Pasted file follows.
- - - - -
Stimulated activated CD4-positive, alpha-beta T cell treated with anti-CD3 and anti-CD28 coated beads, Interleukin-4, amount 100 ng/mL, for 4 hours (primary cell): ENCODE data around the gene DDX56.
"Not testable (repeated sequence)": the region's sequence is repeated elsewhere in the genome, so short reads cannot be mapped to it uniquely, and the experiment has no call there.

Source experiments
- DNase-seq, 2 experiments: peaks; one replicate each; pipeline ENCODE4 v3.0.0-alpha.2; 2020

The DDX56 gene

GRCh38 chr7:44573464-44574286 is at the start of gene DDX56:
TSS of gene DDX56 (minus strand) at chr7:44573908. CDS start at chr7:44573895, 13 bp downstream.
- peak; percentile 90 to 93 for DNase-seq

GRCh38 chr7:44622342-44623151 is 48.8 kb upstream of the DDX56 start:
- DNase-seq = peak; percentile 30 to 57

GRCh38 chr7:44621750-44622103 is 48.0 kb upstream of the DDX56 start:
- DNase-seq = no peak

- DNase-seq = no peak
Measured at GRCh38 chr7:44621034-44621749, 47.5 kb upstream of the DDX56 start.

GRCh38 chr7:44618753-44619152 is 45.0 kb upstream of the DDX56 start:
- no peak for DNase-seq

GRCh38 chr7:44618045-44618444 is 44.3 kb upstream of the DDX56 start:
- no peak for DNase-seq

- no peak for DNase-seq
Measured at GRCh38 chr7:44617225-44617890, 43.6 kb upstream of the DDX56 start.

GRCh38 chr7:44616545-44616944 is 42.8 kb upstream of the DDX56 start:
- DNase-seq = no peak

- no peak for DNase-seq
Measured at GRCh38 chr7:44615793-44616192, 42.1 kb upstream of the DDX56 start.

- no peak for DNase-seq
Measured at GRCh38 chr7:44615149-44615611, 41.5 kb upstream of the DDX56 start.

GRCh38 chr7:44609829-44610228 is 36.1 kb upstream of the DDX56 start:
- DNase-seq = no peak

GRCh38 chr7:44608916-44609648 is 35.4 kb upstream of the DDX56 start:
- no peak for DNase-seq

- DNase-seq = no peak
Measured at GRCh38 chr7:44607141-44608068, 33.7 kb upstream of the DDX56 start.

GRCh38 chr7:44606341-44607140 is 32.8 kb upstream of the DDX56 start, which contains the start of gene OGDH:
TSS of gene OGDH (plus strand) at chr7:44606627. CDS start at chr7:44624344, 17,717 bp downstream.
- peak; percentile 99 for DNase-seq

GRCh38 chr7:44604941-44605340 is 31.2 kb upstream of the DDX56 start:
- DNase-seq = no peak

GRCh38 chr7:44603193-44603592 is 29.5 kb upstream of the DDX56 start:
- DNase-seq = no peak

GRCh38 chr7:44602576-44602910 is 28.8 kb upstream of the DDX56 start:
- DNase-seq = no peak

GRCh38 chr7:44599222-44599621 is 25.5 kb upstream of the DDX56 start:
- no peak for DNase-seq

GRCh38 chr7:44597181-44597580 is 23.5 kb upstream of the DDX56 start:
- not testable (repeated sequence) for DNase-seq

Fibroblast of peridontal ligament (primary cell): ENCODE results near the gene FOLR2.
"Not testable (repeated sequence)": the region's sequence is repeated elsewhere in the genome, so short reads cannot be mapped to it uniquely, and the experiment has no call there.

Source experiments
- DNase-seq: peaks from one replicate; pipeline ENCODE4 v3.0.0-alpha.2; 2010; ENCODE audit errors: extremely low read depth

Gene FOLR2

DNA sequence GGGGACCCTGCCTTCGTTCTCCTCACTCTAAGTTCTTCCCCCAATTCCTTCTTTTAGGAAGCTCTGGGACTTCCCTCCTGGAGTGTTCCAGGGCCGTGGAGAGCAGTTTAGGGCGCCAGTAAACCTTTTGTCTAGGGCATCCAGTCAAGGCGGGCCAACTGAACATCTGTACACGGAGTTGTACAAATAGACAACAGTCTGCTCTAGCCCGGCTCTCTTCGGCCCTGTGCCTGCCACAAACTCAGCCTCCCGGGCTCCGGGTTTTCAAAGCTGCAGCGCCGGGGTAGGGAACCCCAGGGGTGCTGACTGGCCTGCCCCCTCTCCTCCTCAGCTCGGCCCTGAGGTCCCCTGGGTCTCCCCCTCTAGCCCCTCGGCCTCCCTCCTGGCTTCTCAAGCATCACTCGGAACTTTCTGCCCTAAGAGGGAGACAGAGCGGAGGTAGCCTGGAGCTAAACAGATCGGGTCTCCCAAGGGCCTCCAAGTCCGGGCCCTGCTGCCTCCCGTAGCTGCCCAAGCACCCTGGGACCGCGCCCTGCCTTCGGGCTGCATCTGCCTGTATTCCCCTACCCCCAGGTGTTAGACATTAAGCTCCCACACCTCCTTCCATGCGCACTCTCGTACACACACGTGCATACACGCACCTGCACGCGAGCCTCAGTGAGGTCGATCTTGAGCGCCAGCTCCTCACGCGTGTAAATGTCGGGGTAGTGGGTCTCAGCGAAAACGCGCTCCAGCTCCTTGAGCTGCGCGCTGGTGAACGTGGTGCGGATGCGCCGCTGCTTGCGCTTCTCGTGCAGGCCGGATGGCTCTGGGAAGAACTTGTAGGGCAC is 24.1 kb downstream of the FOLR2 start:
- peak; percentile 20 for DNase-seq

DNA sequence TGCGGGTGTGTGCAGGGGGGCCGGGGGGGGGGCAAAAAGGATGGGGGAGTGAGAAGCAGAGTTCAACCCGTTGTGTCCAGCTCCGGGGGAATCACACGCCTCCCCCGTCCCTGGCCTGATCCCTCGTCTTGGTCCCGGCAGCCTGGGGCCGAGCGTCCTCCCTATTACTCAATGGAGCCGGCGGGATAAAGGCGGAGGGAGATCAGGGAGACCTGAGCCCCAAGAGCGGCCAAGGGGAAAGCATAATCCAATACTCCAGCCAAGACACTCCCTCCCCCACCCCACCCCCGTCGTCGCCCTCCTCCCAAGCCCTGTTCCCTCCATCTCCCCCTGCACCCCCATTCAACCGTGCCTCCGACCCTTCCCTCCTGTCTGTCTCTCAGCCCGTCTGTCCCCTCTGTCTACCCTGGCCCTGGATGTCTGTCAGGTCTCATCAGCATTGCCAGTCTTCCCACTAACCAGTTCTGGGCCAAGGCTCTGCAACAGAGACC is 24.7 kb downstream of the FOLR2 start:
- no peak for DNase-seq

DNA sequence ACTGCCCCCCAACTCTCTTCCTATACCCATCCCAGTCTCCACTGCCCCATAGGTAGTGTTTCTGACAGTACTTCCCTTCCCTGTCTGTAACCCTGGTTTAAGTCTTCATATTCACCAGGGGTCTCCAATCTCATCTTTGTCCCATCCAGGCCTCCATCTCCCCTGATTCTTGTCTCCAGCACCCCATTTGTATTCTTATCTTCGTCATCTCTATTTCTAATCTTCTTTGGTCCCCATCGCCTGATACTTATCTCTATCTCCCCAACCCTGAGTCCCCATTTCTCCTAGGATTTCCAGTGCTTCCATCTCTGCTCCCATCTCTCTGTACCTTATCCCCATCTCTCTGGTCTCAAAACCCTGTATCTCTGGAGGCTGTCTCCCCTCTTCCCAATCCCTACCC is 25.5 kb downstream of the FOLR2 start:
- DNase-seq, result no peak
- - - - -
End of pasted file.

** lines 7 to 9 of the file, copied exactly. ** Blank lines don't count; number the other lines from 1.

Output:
TSS of gene DDX56 (minus strand) at chr7:44573908. CDS start at chr7:44573895, 13 bp downstream.
- peak; percentile 90 to 93 for DNase-seq

GRCh38 chr7:44622342-44623151 is 48.8 kb upstream of the DDX56 start: